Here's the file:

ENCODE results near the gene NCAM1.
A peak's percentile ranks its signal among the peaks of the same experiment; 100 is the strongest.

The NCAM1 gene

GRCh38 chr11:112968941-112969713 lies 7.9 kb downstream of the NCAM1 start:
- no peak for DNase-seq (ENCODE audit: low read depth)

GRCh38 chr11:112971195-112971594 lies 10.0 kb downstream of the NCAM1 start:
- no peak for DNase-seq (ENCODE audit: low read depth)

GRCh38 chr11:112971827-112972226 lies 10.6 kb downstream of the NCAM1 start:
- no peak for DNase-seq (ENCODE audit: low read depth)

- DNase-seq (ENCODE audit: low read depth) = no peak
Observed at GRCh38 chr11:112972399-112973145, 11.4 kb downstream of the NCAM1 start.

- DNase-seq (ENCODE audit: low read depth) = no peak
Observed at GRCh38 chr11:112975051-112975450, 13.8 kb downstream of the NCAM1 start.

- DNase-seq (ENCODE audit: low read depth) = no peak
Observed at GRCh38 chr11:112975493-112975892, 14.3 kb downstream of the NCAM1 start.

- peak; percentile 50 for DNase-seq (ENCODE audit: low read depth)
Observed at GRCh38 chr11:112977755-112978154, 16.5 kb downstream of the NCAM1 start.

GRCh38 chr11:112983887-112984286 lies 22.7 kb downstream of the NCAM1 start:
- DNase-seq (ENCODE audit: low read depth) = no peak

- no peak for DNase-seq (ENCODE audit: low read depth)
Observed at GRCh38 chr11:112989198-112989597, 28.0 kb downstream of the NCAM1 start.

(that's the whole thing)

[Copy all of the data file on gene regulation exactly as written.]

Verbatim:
ENCODE results near the gene NCAM1.
A peak's percentile ranks its signal among the peaks of the same experiment; 100 is the strongest.

The NCAM1 gene

GRCh38 chr11:112968941-112969713 lies 7.9 kb downstream of the NCAM1 start:
- no peak for DNase-seq (ENCODE audit: low read depth)

GRCh38 chr11:112971195-112971594 lies 10.0 kb downstream of the NCAM1 start:
- no peak for DNase-seq (ENCODE audit: low read depth)

GRCh38 chr11:112971827-112972226 lies 10.6 kb downstream of the NCAM1 start:
- no peak for DNase-seq (ENCODE audit: low read depth)

- DNase-seq (ENCODE audit: low read depth) = no peak
Observed at GRCh38 chr11:112972399-112973145, 11.4 kb downstream of the NCAM1 start.

- DNase-seq (ENCODE audit: low read depth) = no peak
Observed at GRCh38 chr11:112975051-112975450, 13.8 kb downstream of the NCAM1 start.

- DNase-seq (ENCODE audit: low read depth) = no peak
Observed at GRCh38 chr11:112975493-112975892, 14.3 kb downstream of the NCAM1 start.

- peak; percentile 50 for DNase-seq (ENCODE audit: low read depth)
Observed at GRCh38 chr11:112977755-112978154, 16.5 kb downstream of the NCAM1 start.

GRCh38 chr11:112983887-112984286 lies 22.7 kb downstream of the NCAM1 start:
- DNase-seq (ENCODE audit: low read depth) = no peak

- no peak for DNase-seq (ENCODE audit: low read depth)
Observed at GRCh38 chr11:112989198-112989597, 28.0 kb downstream of the NCAM1 start.